When I started serious striper fishing back in the early 80’s it took me three years to catch my first bass. No, wise guy, it wasn’t because I was a bad fishermen, it was because there were NONE to catch. As hard as it is to imagine now, we (humans) had overfished and depleted the stock down to almost nothing.

One of my fondest fishing memories took place one early morning on the Navesink river. I saw the first silver flash behind my blue/chrome bomber plug. After thousands of casts, this little sign of life was all I needed. The years that followed that single flash were nothing short of spectacular, and as time went on it became “normal” for me to catch release and sometimes tag 15-25 bass on a given day.


Nowadays, striped bass fishing along the Jersey shore during May & June has become nothing short of spectacular over the past decade or so. All those shorty bass have grown up in a big way. Acres and acres of foot long adult Atlantic Menhaden (Bunker) take up along our shoreline and oodles of big fat stripers stick like glue to these oil rich, protein packed morsels. Many of these bass are well over Jersey’s 28” limit and at times, they are stacked up like cordwood and eager to eat. You don’t need to be a detective to see where this conversation is headed. Many striper sharpies that lived thru the last downfall will tell you (regardless of the current ASMFC stock assessment numbers) that we are already seeing signs of another downturn.


a normal mornings catch, then repeated later in the day, day in and day out

Personally, I feel that if we continue at the current pace, with hundreds of anglers practicing catch kill and fillet with during the spring session we are playing with fire. As if this wasnt bad enough, our bass don’t have enough food to eat. We have the depletion of forage species throughout the migration range with record low levels of river herring, menhaden and american eel and then add a heaping dose of Mycobacteriosis. A blind man can clearly see that we are on the road to yet another crash/moratorium. We are just not seeing the numbers of juvenile bass that we used to see. You dont have to be a marine biologist to figure out that the striped bass biomass is off balance and leaning in the wrong direction. It really is up to us anglers to be stewards of our waters and to take individual action instead of waiting for some stock assessment to tell us that we are overfished.

As a fishing guide that is paid to put clients on fish and help them to hook and land a fish of a lifetime, I feel compelled to share my own views on this unique fishery and the issues that come with it. Some of the larger breeder bass that gather here, post spawn represent the brood stock from virtually all of our major production areas. We have Hudson, Raritan, Delaware, Roanoke River bass and of course, Chesapeake bay strains. We are talking about cow bass that are 30, 40, 50 and yes, although rare, 60 pounds and over!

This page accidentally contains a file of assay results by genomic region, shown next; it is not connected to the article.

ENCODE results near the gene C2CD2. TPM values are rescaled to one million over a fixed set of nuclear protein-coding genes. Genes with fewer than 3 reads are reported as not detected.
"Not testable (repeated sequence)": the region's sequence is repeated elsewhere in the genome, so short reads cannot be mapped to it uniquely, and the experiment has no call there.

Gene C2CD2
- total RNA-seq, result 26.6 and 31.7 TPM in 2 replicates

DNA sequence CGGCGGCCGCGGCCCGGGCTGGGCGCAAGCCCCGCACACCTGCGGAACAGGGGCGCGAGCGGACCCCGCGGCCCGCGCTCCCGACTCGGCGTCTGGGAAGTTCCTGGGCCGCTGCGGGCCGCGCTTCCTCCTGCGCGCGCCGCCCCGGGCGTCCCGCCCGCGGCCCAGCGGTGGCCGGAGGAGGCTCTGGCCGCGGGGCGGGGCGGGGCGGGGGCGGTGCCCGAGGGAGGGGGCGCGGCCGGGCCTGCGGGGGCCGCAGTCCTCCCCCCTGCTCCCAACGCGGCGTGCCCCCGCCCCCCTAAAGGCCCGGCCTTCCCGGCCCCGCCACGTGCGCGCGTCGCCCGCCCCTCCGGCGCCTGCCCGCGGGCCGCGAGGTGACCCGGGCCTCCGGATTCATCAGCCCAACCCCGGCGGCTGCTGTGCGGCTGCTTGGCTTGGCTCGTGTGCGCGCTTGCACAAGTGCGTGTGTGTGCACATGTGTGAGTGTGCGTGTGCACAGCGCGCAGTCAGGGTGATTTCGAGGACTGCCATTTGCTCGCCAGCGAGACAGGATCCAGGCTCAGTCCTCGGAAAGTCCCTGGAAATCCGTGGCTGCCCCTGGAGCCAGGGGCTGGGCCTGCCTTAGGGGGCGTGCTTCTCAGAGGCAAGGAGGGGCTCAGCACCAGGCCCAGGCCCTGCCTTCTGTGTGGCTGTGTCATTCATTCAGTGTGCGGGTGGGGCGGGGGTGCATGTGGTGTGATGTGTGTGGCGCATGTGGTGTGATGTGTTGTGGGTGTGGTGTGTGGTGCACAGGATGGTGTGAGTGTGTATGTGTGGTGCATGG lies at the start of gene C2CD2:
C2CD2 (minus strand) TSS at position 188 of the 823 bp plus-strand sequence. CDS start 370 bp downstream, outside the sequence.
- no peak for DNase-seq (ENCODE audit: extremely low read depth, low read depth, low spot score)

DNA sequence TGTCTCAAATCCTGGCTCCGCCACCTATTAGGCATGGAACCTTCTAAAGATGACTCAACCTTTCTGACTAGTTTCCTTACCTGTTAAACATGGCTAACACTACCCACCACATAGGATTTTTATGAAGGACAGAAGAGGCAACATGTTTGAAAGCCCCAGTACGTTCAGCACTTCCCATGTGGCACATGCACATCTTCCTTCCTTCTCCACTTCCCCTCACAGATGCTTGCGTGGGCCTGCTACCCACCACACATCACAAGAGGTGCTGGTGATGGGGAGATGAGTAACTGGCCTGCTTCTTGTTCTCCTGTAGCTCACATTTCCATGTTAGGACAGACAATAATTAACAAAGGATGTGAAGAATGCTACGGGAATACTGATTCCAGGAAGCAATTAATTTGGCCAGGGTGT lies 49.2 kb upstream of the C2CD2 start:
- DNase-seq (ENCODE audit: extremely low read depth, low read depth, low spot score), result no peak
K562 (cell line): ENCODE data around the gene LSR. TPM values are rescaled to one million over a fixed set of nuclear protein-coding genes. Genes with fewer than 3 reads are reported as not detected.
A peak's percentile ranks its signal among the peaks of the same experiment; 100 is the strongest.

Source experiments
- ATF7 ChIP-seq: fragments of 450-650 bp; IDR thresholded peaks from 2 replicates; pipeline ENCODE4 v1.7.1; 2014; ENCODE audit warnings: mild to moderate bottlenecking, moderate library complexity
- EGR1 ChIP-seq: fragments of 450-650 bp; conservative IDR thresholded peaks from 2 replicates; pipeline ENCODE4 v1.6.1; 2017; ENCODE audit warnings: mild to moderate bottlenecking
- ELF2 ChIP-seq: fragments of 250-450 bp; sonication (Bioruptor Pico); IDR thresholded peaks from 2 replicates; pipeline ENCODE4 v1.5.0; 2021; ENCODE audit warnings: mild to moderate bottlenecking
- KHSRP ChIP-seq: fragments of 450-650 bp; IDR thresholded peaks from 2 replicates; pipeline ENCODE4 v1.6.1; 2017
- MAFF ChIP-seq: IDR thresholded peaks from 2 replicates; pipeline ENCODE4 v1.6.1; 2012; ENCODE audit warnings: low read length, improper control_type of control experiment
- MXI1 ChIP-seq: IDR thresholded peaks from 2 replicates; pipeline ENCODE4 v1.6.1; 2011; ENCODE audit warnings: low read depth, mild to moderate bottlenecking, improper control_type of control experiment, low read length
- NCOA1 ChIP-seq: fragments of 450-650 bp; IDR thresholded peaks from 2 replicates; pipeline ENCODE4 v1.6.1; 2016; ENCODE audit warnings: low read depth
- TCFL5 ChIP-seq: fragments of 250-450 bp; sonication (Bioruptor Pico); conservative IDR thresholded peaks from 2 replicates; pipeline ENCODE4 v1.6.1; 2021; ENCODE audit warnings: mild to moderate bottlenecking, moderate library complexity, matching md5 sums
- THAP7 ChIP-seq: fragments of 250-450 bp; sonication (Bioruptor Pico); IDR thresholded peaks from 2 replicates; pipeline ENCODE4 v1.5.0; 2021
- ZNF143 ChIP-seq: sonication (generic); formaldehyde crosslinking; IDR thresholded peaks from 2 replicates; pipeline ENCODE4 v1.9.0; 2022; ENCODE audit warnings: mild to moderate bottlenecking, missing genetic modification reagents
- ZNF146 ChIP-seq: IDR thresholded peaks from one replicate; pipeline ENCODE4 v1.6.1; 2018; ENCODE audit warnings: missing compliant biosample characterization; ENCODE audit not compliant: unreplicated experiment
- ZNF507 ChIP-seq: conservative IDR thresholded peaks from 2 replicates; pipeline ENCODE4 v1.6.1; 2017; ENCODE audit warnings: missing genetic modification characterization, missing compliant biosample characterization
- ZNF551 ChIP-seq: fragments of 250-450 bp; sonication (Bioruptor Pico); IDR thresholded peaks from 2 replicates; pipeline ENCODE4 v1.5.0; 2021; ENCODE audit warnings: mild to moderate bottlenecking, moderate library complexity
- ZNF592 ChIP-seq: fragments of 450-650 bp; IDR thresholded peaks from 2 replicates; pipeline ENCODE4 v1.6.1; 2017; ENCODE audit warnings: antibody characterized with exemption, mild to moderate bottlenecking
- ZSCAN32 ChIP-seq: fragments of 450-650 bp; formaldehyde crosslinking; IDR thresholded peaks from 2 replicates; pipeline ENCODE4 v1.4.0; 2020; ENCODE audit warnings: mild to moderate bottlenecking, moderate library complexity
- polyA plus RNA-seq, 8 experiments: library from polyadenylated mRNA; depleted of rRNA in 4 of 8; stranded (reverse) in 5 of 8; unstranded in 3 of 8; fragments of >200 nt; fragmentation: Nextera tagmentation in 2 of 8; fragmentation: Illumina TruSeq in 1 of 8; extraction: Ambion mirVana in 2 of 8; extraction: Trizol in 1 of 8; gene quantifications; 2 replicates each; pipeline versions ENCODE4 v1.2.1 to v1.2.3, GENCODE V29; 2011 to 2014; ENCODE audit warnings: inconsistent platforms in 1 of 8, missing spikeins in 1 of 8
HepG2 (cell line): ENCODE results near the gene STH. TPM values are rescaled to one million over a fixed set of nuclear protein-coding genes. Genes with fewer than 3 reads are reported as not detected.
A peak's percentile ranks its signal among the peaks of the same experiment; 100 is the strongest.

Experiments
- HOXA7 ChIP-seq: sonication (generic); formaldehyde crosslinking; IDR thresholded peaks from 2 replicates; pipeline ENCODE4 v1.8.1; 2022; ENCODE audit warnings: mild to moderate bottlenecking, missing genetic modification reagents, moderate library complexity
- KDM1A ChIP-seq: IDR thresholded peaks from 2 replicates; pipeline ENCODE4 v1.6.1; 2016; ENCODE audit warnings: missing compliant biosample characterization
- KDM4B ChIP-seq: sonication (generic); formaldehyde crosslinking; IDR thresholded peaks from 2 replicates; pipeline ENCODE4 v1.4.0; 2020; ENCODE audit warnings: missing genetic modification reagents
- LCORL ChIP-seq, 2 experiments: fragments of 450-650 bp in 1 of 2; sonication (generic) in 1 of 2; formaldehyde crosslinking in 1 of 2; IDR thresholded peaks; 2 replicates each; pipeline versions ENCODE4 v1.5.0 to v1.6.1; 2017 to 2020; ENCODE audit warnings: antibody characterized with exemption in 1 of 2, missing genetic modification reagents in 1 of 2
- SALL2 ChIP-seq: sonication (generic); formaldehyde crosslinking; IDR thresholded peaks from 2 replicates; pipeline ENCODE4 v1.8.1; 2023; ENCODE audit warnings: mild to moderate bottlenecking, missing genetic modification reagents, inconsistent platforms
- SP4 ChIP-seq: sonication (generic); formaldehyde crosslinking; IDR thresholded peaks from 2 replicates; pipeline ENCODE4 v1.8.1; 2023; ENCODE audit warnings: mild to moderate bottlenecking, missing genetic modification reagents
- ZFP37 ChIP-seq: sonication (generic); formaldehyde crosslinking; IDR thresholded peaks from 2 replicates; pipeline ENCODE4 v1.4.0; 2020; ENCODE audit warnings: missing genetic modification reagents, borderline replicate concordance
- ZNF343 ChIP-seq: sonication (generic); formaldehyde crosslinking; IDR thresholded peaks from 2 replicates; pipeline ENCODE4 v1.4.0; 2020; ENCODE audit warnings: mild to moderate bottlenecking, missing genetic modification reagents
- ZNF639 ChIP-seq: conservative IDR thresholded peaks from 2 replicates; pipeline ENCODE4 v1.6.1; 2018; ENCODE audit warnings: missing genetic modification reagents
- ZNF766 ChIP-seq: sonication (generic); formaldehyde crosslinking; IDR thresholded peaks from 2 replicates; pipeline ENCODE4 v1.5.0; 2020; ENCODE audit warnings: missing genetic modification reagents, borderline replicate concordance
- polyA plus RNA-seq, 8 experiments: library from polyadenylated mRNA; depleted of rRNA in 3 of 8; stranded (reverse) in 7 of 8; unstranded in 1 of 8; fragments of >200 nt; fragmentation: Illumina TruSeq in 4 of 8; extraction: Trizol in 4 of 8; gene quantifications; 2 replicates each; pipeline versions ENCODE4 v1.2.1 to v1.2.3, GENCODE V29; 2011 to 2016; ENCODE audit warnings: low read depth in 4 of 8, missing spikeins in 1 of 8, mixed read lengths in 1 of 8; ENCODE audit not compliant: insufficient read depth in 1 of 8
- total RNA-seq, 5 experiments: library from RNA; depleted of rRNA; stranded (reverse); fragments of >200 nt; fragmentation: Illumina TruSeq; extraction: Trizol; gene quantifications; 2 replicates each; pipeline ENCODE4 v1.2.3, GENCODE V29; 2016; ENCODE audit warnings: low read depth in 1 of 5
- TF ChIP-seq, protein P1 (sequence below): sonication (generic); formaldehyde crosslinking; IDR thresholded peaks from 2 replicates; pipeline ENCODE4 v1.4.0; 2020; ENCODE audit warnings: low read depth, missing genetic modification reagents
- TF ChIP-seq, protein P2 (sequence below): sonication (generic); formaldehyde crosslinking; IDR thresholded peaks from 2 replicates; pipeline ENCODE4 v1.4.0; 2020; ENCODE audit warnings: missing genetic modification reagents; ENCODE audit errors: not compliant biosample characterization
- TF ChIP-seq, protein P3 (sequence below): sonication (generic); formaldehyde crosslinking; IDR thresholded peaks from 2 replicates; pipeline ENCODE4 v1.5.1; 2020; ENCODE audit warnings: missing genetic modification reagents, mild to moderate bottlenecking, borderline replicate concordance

big mamma bass 50

Caught, photo taken, swims away to fight another day!

After learning the right techniques, even a first time out novice can slam some enormous bass and potentially, catch the big bass of a lifetime. In NJ, our regulations allow you to take home two bass per day over 28” size and if you spring for the $2.00 special “trophy” tag, you can bring an additional one home per day at 28” or longer.

The local tactic of choice is to “liveline” a bunker.  In the simplest of terms, livelining is the art of sticking a hook in a live bunker and letting it swim away from you and get eaten. Needless to say, this type of fishing is very exciting and its a heck of a lot of fun to watch your bunker get engulfed by a giant bass. With the fortunate abundance of these adult bunker along the jersey shore, even surf anglers with far casting braided line, can get into the fun by heaving a snag hook into a bunker school and do something called “snag & drop”. Kayak anglers are having even more of a blast getting towed around by these cows as well.

striper kayak

As much as I love to talk about catching fish, that’s not what this blog is about.  It’s about the dilemma that occurs once these cows land in the anglers hands. Theres no doubt that this fishery is as exciting and productive as it sounds but it brings with it some ethical challenges.This conversation comes up all the time on board my boat, “Reel Therapy”. Although many of my clients are catch and release people, many of them really enjoy eating bass and choose to take a fish home with them. I feel that as sportsmen, if we are going to take a fish home to eat, its up to us to decide on the size of the fish to kill and eat.

Conservation aside, striped bass are delicious and my family really enjoys them. However, the thought of feeding my family a 20 plus year old bass is just plain nasty to me. On board my boat I release a lot of bass, but when I do keep a fish  I have implemented my own personal slot limit and encourage others to do the same. I have set this on one bass between 28-34 inches that I will eat fresh that night. I’m not big on freezing fish and it crushes me to discover a frozen fillet in the back of my freezer a year later.

striper driveway

As far as I am concerned, the days of standing on your driveway or in front of bait shop scale with a stiff 40 pounder are over. The glory is clearly on the water. Next time you land a cow, quickly hoist her up, have a buddy snap a picture or two, and then lower the fish back in the water. I promise you a feeling second to none as she revives, pulls out of your hand and swims away. Best of all, there’s a good chance that the same bass you release today will be dropping a zillion eggs next spring at spawning time and keeping the future of this wonderful fishery alive.


This lunker is on her way back to sea!


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